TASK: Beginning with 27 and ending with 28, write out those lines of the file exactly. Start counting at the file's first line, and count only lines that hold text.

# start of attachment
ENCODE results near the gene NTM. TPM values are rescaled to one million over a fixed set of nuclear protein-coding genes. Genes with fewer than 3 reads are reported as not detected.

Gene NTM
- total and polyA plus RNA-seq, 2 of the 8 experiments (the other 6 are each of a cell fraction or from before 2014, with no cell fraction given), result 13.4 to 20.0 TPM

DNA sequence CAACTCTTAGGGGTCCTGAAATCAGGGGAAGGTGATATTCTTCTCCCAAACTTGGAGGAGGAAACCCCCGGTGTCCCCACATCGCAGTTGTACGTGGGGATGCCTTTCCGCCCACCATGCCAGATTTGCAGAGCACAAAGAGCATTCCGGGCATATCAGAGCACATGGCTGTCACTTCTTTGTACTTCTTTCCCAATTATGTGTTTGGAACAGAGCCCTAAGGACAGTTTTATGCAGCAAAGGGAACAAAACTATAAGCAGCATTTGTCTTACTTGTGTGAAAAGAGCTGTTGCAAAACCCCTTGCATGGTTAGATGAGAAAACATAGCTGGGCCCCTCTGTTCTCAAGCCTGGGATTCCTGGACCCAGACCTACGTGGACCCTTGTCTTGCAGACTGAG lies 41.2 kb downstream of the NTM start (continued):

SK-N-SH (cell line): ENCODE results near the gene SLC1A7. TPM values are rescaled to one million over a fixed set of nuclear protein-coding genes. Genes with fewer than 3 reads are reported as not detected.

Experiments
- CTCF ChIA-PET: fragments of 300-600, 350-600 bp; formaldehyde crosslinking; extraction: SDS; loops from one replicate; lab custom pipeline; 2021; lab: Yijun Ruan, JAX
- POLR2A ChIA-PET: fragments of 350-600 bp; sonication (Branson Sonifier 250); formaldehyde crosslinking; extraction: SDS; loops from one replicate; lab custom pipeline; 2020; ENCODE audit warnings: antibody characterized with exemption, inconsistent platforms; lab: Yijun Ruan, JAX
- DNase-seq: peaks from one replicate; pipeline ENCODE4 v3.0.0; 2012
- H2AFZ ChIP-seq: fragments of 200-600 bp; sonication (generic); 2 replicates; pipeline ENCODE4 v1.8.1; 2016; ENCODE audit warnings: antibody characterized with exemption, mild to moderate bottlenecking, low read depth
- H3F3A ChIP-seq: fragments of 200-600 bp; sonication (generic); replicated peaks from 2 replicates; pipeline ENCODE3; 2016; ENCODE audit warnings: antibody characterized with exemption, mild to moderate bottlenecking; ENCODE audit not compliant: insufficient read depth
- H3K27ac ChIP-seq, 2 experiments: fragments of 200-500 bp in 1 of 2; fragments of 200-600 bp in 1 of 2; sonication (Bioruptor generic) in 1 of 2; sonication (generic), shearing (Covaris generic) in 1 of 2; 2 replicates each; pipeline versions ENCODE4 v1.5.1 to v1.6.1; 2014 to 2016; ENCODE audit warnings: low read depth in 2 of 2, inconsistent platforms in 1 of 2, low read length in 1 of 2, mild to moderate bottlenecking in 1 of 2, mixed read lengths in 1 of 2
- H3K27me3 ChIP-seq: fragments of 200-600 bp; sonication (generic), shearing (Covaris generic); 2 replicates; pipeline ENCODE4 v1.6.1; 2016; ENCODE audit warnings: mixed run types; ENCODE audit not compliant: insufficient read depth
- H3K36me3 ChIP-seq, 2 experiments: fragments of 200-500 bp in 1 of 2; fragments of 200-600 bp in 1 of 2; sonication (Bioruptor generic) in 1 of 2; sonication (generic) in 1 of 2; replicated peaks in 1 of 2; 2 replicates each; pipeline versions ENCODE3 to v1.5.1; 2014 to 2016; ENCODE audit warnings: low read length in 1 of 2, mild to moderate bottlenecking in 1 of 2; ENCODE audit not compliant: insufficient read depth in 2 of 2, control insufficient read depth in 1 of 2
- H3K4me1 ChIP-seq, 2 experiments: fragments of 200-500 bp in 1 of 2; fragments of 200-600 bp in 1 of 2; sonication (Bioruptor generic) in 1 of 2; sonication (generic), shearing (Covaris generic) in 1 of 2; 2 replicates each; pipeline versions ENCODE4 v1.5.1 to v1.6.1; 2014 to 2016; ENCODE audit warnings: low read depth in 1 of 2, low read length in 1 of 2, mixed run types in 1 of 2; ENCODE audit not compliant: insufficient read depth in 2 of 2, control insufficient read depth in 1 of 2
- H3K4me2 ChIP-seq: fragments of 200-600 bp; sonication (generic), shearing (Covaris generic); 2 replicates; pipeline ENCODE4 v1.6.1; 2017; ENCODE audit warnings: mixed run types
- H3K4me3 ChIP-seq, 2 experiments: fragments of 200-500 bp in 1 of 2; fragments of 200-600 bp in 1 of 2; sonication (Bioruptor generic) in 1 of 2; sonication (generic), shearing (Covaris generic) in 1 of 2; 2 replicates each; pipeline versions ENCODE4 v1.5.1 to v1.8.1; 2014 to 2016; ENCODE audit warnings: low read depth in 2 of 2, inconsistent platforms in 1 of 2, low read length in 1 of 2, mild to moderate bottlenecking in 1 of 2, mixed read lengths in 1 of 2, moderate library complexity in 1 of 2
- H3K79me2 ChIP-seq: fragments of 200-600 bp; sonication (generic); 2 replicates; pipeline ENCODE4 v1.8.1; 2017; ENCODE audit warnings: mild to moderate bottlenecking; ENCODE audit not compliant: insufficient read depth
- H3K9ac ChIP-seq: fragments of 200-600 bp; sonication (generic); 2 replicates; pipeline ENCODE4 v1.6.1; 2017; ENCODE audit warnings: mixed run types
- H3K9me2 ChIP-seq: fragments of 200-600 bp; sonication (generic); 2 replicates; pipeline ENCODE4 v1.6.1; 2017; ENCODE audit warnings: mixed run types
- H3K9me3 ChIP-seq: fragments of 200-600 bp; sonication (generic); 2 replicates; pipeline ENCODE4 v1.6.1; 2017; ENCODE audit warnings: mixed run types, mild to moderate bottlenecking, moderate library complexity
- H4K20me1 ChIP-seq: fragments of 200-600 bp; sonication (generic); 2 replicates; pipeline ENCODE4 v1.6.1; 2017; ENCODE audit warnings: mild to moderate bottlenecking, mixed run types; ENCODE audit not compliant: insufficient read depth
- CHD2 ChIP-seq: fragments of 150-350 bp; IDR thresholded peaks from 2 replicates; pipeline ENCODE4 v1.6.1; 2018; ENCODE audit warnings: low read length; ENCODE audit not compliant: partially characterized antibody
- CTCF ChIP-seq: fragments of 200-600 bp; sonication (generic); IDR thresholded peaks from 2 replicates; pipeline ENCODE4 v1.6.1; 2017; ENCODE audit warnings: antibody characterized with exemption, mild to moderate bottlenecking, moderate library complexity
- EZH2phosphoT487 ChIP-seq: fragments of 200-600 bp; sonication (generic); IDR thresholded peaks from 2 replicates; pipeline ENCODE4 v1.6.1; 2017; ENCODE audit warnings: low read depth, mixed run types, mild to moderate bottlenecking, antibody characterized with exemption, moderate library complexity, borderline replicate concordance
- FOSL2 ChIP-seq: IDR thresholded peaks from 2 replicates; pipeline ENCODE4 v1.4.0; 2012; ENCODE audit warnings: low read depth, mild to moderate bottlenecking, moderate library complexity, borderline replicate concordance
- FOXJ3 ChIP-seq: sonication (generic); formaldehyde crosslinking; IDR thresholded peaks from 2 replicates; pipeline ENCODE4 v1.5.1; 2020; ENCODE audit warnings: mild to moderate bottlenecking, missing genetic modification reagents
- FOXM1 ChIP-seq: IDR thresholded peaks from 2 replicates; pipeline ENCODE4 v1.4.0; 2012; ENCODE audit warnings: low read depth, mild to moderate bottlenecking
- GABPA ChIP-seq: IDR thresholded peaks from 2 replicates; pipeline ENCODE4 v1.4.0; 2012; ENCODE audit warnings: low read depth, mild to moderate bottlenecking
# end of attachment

- FOXJ3 ChIP-seq: sonication (generic); formaldehyde crosslinking; IDR thresholded peaks from 2 replicates; pipeline ENCODE4 v1.5.1; 2020; ENCODE audit warnings: mild to moderate bottlenecking, missing genetic modification reagents
- FOXM1 ChIP-seq: IDR thresholded peaks from 2 replicates; pipeline ENCODE4 v1.4.0; 2012; ENCODE audit warnings: low read depth, mild to moderate bottlenecking